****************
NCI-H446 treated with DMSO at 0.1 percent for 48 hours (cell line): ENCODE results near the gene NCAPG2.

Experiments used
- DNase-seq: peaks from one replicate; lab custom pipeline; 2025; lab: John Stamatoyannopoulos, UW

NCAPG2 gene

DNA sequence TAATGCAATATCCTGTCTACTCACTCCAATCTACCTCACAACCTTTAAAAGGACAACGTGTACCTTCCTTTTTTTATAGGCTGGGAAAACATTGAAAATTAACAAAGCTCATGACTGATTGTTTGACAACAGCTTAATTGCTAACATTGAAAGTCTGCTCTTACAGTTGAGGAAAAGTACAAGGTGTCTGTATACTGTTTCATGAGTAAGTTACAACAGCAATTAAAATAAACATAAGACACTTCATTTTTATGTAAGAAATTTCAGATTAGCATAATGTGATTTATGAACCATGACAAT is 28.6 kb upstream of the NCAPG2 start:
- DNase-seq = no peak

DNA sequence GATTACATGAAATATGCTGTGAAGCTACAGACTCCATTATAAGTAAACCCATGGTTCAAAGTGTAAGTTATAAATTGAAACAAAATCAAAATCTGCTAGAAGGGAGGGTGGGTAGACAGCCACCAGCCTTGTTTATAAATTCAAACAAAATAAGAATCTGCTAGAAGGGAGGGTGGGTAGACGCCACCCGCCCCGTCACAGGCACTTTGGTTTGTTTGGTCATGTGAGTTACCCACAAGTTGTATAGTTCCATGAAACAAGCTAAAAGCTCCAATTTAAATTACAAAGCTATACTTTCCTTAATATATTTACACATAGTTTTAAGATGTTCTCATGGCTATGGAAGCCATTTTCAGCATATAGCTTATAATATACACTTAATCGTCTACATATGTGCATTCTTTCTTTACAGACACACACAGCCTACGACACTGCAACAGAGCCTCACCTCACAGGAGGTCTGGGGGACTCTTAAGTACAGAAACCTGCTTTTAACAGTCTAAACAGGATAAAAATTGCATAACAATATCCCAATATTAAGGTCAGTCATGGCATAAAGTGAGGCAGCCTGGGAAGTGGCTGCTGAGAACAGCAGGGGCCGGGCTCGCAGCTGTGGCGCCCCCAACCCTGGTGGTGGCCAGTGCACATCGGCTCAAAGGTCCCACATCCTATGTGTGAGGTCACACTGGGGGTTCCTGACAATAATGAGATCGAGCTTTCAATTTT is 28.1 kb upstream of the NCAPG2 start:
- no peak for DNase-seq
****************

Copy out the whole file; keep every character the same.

NCI-H446 treated with DMSO at 0.1 percent for 48 hours (cell line): ENCODE results near the gene NCAPG2.

Experiments used
- DNase-seq: peaks from one replicate; lab custom pipeline; 2025; lab: John Stamatoyannopoulos, UW

NCAPG2 gene

DNA sequence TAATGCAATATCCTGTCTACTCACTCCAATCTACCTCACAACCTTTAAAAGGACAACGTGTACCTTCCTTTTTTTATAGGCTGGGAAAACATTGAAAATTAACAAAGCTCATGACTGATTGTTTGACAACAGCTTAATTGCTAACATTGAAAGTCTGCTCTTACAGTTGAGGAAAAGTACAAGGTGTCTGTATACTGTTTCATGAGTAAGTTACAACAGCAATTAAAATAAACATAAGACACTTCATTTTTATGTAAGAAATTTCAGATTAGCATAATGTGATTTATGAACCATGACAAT is 28.6 kb upstream of the NCAPG2 start:
- DNase-seq = no peak

DNA sequence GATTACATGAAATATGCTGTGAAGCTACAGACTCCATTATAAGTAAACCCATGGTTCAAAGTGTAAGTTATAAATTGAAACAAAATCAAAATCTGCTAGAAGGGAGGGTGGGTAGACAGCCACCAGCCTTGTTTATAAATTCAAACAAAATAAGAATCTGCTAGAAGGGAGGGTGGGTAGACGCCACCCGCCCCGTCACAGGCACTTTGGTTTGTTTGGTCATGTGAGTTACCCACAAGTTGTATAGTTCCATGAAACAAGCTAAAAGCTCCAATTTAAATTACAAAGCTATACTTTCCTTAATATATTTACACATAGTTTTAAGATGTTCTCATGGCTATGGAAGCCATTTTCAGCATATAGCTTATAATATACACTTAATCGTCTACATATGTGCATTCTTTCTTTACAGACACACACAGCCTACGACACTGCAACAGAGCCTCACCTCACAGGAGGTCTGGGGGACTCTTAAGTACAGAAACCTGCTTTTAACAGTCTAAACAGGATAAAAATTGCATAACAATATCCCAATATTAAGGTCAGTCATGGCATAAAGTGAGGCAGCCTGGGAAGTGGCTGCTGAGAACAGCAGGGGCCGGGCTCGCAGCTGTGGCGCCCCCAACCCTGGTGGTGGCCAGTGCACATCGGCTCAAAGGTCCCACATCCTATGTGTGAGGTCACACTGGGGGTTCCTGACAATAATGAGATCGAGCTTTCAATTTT is 28.1 kb upstream of the NCAPG2 start:
- no peak for DNase-seq